Mick Barry TD on roots of housing crisis

By Mick Barry TD

Just after Christmas, a corpse was found in the grounds of a derelict house in Cork. The head and the arms had been severed from the dead man’s body. The dead man was Frankie Dunne from the Northside of Cork city. Frankie had been homeless and had been living with the Simon Community.

He was the second homeless man to have been murdered in Cork city in the last few months.

These two deaths have brought home starkly the various vulnerabilities facing people when they are homeless. They have also brought home starkly the need to declare a housing and homelessness emergency and for emergency action to be taken on the issues

Massaging figures 

Officially, more than 10,500 people including nearly 4,000 children were living in emergency accommodation this Christmas. The media often quote these numbers as being the numbers of people who are homeless in the State, but the numbers living in emergency accommodation and the numbers who are homeless are two quite different things.

The 10,500-plus figure does not include people who are sleeping rough, people who are couch-surfing, women and children in refuges for victims of domestic violence, asylum seekers forced into Direct Provision centres or people living in emergency shelters not funded by local authorities.

The reality is that the number of homeless people in the State is actually many, many tens of thousands. It would be entirely possible to successfully tackle the homelessness crisis if the political will was there.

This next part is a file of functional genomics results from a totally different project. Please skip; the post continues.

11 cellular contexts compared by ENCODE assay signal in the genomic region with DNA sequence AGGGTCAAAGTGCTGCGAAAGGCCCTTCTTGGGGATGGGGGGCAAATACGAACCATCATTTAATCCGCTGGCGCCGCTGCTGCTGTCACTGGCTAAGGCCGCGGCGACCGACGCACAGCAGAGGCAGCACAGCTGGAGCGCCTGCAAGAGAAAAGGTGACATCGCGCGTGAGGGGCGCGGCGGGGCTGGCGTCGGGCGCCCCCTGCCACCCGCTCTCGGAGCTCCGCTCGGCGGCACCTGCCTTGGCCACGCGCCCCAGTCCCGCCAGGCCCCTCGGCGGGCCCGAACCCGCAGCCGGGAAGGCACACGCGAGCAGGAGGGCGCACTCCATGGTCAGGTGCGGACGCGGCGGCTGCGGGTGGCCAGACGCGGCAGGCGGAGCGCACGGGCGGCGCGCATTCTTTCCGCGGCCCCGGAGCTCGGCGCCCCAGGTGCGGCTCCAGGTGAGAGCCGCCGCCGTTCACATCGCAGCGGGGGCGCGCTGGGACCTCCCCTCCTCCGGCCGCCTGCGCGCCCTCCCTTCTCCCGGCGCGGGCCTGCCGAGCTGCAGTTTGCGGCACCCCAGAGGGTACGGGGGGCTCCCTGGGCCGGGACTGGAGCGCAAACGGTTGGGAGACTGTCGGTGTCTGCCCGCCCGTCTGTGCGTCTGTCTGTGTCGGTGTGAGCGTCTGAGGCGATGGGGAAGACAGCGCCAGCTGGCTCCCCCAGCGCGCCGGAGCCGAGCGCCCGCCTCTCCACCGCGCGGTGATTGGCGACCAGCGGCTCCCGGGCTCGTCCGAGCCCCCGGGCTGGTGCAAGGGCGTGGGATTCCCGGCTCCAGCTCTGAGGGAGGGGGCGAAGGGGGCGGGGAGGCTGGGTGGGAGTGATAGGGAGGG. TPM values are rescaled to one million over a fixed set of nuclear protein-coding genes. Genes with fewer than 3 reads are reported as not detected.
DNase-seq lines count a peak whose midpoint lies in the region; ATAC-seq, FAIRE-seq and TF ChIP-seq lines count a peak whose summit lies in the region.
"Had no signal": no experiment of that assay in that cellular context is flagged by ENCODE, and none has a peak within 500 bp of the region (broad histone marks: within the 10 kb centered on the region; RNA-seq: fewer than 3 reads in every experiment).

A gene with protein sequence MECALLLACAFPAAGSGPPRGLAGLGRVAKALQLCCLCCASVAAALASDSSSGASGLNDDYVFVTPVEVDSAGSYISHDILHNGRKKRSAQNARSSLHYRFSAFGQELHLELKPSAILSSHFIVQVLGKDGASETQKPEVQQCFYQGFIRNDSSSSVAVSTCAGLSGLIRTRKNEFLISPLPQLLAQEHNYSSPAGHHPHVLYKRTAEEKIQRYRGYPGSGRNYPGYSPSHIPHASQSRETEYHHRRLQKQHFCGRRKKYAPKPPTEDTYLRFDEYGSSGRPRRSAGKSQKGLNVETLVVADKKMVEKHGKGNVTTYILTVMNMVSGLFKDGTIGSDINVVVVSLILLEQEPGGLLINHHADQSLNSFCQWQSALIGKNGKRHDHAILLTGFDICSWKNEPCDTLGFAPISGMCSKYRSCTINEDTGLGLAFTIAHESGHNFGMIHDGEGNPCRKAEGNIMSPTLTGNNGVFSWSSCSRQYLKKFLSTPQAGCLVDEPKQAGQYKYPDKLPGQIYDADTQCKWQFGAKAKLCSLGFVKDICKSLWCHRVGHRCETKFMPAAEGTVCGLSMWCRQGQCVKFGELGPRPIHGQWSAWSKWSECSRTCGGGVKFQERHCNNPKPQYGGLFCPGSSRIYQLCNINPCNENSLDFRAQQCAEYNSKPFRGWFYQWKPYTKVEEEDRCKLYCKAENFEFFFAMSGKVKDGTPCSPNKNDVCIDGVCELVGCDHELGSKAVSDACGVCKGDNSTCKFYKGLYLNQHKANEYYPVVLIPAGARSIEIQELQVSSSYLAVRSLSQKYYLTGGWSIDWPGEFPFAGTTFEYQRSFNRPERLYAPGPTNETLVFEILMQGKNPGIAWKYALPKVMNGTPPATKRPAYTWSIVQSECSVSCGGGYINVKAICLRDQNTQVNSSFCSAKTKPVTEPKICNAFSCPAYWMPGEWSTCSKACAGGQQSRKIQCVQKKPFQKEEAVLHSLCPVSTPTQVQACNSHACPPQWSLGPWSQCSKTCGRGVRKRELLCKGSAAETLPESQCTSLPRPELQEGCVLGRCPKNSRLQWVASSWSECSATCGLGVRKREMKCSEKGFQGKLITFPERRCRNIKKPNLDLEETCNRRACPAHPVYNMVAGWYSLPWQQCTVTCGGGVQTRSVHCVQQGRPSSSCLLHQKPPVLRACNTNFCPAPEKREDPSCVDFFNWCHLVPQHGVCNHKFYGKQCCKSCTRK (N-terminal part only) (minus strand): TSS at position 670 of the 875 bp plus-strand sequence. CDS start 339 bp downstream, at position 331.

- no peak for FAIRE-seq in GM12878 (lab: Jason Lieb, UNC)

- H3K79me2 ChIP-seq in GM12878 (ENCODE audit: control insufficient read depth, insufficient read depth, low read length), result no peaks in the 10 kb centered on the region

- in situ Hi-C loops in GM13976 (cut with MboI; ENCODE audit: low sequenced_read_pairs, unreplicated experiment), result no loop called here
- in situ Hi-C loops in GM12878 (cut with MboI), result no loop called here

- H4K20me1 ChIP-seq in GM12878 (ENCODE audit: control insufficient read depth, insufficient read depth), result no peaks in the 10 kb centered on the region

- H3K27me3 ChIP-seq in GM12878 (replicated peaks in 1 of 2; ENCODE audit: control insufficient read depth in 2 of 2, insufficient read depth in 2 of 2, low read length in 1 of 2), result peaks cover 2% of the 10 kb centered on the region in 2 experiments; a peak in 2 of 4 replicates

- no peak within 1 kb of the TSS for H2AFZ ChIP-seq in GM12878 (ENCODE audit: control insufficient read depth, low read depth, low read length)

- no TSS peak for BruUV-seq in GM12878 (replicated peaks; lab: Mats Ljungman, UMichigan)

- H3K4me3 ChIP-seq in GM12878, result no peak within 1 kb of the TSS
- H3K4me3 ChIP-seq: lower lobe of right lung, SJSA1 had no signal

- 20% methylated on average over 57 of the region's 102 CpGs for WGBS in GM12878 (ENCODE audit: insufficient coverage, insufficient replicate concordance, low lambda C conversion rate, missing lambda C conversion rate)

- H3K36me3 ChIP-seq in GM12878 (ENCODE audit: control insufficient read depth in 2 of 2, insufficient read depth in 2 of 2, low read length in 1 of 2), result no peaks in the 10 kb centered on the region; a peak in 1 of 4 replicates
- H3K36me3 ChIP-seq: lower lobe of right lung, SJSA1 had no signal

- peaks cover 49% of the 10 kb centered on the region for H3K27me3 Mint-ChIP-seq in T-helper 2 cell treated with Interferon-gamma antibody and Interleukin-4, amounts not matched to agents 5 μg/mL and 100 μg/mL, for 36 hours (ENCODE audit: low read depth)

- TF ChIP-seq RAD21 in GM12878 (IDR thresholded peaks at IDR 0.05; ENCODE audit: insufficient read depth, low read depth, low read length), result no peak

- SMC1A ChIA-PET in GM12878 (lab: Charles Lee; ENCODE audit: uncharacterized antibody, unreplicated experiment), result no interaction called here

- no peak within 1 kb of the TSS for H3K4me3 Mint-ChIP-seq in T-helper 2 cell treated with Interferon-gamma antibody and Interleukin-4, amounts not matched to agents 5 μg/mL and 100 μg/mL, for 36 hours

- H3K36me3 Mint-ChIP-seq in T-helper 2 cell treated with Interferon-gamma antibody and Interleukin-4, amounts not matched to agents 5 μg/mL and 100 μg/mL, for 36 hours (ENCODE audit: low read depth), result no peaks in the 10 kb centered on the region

Ban evictions 

Because the majority of people who enter homelessness do so from the private rented sector, a key policy change needed is to ban evictions into homelessness. Solidarity TDs Mick Barry and Ruth Coppinger have put forward an Anti Eviction Bill which would ban evictions on grounds of sale of property or on grounds of renovation. Evictions on grounds of sale of property are banned in Germany, Sweden, the Netherlands, and Denmark.

But even this modest proposal is a bridge too far for the pro-landlord Fine Gael Government, which in turn of course has been propped up by Fianna Fáil. The Government have done everything in their power to use parliamentary blocking mechanisms to delay the passing of this legislation.

Movement of working class people needed 

Bringing in real rent controls which cut rents and freezing them, as well as building social and affordable housing on a mass scale would also help tackle the crisis, but Fine Gael and Fianna Fáil have consistently refused to take or to demand such action. All of this points to the need to build a mass movement of working class people to demand action on these issues.

That is how we forced Fine Gael to retreat on the water charges, and it is the only way that any real change benefitting ordinary people will be won. The trade union movement has a special responsibility to play a role in this and must be put under real pressure to act.

The election of fighting socialist TDs such as Ruth Coppinger and myself will be important to assist in building such a movement and to provide a voice for such a movement in the Dáil.

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